When developer Serge Krivatsy thinks about where to build his next housing project in Honolulu, he doesn’t look to Moiliili.
That’s not a knock on the urban neighborhood, which is right by the University of Hawaii and only a short bus ride from downtown Honolulu.
Lots there are generally zoned urban too, which means Krivatsy wouldn’t have to plow through the long process needed to rezone land.
But Krivatsy considers the neighborhood completely off the table — because it doesn’t have enough sewer capacity.
It’s not just Moiliili — the lack of upgrades to the wastewater system is one reason why developers have built relatively little housing throughout Honolulu to meet a growing demand.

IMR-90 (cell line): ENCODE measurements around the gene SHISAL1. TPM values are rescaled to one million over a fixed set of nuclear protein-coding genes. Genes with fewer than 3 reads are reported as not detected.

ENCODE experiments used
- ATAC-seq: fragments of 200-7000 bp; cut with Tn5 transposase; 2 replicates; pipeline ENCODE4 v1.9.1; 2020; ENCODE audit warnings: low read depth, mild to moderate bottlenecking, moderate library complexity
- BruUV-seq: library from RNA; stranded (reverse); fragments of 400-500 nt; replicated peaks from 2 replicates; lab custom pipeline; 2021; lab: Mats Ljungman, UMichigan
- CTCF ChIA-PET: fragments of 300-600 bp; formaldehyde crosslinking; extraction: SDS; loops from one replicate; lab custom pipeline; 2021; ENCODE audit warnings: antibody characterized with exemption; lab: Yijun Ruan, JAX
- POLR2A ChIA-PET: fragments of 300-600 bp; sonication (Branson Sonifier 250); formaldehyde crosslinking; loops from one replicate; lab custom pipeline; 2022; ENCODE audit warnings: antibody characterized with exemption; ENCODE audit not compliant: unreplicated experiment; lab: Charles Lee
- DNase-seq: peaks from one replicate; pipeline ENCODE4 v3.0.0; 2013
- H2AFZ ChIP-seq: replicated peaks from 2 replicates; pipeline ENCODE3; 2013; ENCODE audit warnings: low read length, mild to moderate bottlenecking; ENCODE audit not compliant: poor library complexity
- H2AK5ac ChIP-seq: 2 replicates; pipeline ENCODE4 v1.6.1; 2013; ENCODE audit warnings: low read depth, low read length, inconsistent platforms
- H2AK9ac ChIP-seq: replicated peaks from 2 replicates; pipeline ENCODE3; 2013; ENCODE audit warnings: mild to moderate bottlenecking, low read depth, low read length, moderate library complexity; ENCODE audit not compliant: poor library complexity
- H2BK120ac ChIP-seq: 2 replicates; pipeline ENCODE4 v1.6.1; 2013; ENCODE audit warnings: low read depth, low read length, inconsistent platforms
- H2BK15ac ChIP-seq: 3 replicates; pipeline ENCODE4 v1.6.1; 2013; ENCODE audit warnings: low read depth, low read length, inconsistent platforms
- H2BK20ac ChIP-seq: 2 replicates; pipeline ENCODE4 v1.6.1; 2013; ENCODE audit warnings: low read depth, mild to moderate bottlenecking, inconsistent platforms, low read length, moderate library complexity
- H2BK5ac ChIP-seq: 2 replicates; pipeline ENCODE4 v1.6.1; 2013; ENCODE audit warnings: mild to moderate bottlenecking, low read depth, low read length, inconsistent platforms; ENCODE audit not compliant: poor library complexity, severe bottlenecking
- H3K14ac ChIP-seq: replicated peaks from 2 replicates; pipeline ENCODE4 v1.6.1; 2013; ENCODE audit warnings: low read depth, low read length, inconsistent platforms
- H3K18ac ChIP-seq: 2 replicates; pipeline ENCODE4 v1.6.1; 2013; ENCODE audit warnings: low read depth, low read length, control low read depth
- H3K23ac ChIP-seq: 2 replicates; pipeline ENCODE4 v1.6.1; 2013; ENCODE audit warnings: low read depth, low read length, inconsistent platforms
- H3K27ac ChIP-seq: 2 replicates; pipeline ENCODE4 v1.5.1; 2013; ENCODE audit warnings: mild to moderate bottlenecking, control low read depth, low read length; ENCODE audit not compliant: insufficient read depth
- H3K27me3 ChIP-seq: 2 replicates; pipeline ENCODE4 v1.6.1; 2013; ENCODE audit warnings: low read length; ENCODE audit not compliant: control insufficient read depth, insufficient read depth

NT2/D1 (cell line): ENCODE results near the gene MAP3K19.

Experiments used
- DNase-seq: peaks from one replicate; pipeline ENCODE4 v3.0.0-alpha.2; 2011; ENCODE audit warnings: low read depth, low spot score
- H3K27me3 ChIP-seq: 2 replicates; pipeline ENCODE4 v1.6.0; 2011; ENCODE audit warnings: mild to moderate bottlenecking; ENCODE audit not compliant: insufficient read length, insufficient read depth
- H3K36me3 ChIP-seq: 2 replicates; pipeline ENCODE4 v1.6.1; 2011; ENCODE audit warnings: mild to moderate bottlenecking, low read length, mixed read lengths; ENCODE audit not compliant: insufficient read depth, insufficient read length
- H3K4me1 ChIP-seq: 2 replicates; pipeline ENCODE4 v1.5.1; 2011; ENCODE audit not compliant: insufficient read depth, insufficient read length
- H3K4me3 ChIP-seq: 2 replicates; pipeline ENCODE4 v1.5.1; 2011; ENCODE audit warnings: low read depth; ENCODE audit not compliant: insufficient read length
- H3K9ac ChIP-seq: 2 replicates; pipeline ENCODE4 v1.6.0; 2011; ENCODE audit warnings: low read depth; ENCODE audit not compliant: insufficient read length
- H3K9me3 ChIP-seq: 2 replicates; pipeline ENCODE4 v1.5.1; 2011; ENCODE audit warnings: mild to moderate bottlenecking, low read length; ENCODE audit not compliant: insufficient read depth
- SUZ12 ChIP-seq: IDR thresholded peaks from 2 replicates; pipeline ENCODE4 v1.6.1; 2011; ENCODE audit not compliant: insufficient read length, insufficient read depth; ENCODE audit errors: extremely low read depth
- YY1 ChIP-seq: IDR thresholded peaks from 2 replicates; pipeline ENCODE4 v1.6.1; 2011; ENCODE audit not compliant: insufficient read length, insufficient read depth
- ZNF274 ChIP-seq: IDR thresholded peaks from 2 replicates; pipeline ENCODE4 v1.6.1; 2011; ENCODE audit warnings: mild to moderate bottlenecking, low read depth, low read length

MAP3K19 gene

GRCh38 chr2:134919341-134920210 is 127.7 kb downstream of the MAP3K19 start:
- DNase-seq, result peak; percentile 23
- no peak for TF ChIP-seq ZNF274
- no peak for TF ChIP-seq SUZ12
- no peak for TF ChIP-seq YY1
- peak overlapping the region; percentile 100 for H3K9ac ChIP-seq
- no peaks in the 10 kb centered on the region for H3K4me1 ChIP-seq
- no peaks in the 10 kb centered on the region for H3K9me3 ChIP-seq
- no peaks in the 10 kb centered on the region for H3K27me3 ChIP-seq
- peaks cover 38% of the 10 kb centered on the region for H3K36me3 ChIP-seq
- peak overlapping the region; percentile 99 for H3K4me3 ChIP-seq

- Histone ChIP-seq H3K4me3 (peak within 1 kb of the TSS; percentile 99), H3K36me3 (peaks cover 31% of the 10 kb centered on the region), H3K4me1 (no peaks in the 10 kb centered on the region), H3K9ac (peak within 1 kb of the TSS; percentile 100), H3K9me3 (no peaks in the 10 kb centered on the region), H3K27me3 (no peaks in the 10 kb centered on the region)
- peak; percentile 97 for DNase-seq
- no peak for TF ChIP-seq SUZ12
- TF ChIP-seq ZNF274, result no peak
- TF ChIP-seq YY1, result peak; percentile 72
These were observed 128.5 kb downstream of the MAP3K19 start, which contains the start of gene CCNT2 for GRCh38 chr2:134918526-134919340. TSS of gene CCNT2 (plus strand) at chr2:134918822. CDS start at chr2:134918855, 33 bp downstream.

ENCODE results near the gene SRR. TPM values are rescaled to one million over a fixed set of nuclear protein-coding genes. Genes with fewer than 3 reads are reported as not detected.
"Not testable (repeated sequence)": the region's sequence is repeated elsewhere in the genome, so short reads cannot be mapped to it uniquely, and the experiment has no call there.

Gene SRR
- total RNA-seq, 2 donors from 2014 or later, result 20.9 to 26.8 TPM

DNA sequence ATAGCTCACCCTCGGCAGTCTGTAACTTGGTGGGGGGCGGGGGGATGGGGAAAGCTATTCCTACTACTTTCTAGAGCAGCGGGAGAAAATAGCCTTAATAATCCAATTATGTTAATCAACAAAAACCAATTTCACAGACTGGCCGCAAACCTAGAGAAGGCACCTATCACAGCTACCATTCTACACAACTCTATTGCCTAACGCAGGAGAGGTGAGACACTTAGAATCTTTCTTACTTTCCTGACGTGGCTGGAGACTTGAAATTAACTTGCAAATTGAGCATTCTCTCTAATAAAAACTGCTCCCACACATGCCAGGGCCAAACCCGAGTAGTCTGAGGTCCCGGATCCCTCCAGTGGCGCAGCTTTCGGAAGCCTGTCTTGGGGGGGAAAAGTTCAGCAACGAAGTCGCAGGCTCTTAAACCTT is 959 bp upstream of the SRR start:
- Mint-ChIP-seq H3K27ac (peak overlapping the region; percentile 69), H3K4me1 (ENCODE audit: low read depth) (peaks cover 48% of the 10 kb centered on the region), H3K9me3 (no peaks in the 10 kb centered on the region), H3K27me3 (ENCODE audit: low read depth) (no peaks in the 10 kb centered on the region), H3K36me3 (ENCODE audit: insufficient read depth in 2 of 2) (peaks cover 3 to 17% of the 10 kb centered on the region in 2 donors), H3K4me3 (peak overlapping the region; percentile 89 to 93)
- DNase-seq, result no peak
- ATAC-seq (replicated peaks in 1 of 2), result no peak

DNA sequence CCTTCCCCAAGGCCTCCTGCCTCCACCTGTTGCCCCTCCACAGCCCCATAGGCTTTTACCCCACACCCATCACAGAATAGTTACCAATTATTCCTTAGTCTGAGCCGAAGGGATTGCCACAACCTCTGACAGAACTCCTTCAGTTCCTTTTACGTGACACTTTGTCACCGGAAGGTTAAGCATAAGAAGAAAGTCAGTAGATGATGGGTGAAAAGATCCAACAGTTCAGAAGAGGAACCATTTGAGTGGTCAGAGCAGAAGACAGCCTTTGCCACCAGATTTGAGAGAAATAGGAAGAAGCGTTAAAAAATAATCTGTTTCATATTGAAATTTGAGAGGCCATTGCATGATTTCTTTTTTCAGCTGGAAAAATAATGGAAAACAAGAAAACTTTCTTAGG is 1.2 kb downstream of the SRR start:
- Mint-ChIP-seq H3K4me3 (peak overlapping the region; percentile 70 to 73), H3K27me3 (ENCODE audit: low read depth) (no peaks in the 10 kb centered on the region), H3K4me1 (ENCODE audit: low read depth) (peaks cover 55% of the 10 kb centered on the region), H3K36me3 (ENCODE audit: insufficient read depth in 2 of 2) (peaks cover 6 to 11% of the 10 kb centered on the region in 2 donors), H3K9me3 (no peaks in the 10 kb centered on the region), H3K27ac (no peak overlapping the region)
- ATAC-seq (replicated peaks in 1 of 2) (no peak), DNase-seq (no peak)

A 2014 state study found that more than 20,000 rental units are needed in the state by 2020, with more than half needed by families who earn less than 60 percent of area median income, or $57,480 for a family of four.
The housing shortage, in conjunction with seemingly limitless demand, has caused home prices to skyrocket and forced many residents to double up or move away. Hawaii now has the highest rate of homelessness per capita of any state, prompting policymakers to scramble for solutions.
But solving the housing crisis is not going to be easy or cheap, in part, say development experts, because of city officials’ longtime neglect of Honolulu’s basic infrastructure, particularly sewers.
“The cost of building new or upsizing existing infrastructure is the single biggest impediment to building more affordable housing on Oahu,” said Steve Kelly, vice president at real-estate firm James Campbell Co. He noted that infrastructure improvements typically account for 20 percent to 35 percent of the cost of a new home.